Symphony of Light: Gerhard Richter

Curator: Kevin Slavin
date: August 15, 2011
Categories: Environmental Design
Tags: Color, Environment, Grid, Richter
Photo: Kevin Slavin
Primary panels from Gerhard Richter's Symphony of Light, stained glass window. Careful attention reveals lateral symmetry across the columns.

This piece of work is from 2007, but one reason it’s not better known is that you have to travel to Cologne to see it properly. It’s worth the trip.

One of the most deservedly famous artists of post-war Europe, Gerhard Richter was commissioned to design the replacement for the Cologne Cathedral’s southern transept glass window. The original was destroyed in the Second World War, and there was no record by which to reconstruct it.

For the new window, Richter drew from a series of paintings he made 40 years previous, between 1966 and 1974. Specifically, he used different systems to produce random arrangements of fixed color squares on the canvas, called Farben (translated as “Color Charts”). This process included Cage-like techniques of pure chance, as well as simple mathematical systems not immediately legible to the viewer.  

For the cathedral’s enormous window, Richter used a computer to randomly arrange 72 distinct colors in 11,500 squares. If you look very carefully, you can see that the columns repeat with lateral symmetry: column one is flopped to column three; column four to column six; and column two to column five. But that’s as far as you get if you’re looking for a system, for causality or reason. 

Photo: Kevin Slavin
Full window. This is set high in Cologne's Gothic cathedral, perhaps 10 meters off the ground, 20 meters high.

Early "Color Chart" (Farben) work by Richter, late 1960s.

Early "Color Chart" (Farben) work by Richter, late 1960s.

Peter and the Virgin Mary: one of the other original windows of the cathedral. Donated by Ludwig I of Bavaria, mid-19th century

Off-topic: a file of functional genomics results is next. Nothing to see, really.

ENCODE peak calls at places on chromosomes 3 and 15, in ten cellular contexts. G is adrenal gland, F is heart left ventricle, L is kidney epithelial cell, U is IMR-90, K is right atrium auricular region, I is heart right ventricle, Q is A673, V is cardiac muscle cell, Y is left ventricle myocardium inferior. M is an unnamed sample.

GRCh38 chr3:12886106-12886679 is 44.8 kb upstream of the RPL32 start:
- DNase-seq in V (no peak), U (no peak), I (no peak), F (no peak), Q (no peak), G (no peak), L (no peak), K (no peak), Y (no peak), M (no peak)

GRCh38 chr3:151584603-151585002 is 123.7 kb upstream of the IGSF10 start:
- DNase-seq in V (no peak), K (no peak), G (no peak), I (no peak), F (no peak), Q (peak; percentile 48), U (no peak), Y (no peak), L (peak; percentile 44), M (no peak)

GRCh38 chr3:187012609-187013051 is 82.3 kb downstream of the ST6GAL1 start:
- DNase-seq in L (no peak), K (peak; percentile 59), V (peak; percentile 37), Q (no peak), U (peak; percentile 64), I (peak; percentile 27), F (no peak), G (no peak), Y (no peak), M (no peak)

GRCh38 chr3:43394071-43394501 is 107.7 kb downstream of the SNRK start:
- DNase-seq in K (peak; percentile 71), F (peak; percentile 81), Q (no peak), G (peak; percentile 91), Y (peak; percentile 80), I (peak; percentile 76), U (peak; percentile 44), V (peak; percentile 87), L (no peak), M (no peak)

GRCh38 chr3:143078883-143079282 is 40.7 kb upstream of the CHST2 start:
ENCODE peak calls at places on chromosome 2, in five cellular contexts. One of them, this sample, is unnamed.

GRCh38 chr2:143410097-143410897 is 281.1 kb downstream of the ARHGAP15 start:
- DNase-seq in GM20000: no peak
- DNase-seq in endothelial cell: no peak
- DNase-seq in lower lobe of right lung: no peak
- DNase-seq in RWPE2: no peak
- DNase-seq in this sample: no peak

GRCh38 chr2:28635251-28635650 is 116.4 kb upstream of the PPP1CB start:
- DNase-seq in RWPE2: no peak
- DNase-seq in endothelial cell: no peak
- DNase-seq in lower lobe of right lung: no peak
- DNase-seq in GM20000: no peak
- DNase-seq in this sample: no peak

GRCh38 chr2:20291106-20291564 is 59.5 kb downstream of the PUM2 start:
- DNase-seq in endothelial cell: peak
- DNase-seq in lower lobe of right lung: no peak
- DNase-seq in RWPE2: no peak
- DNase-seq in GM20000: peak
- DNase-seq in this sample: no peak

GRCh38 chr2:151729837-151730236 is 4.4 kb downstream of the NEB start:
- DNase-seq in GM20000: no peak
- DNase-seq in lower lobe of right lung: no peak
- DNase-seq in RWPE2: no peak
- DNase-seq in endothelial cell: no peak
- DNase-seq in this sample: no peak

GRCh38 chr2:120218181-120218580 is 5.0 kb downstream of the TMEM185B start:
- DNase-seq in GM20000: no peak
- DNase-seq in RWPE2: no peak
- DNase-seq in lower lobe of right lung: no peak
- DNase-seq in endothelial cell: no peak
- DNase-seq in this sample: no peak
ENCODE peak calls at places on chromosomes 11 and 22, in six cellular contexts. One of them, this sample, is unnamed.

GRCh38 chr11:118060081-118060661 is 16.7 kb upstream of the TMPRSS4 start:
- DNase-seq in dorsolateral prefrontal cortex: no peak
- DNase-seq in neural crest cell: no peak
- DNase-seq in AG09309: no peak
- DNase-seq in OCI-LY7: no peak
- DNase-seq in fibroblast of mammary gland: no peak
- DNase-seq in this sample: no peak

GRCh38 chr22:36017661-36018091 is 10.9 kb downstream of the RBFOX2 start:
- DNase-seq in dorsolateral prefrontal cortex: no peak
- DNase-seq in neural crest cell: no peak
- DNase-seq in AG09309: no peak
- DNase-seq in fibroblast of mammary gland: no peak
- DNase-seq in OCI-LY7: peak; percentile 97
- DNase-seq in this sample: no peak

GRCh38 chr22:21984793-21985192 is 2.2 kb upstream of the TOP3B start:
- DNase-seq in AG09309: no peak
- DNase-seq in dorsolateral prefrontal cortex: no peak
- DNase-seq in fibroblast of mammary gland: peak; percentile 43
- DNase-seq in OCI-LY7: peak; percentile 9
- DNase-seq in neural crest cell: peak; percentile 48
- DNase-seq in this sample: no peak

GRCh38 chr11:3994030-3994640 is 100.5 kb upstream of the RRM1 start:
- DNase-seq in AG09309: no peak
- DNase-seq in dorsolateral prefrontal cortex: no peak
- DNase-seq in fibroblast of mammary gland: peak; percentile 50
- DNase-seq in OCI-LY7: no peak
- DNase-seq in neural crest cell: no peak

The window refuses narrative and stares you down. This is especially powerful in the context of being embedded in the cathedral, with organ music booming through it, adorned with crucifixions, surrounded by the other windows dating from the 600 years of the cathedral’s construction (1248–1880 AD).

The original windows illustrate biblical parables. Richter’s window does not. But quite arguably, it embodies them—it brings them to life.

I’m not a religious person. But when I’m in a cathedral, I do what everyone does, which is look for some kind of meaning. But to interrogate this window while it bathes you in light from 12 stories high... you could query it for 600 years, and it would never give it up.

By Richter’s design, a computer’s deterministic random bit generator has precisely directed the design and construction of a story about the absence of stories. Confronting an overscaled array of randomly colored sunlight, the result seems congruous with what might be on the minds of more devout cathedral visitors: looking for a way to come to terms with a world built from chaos and quiet symmetry.

If not reason, at least there’s rhyme.
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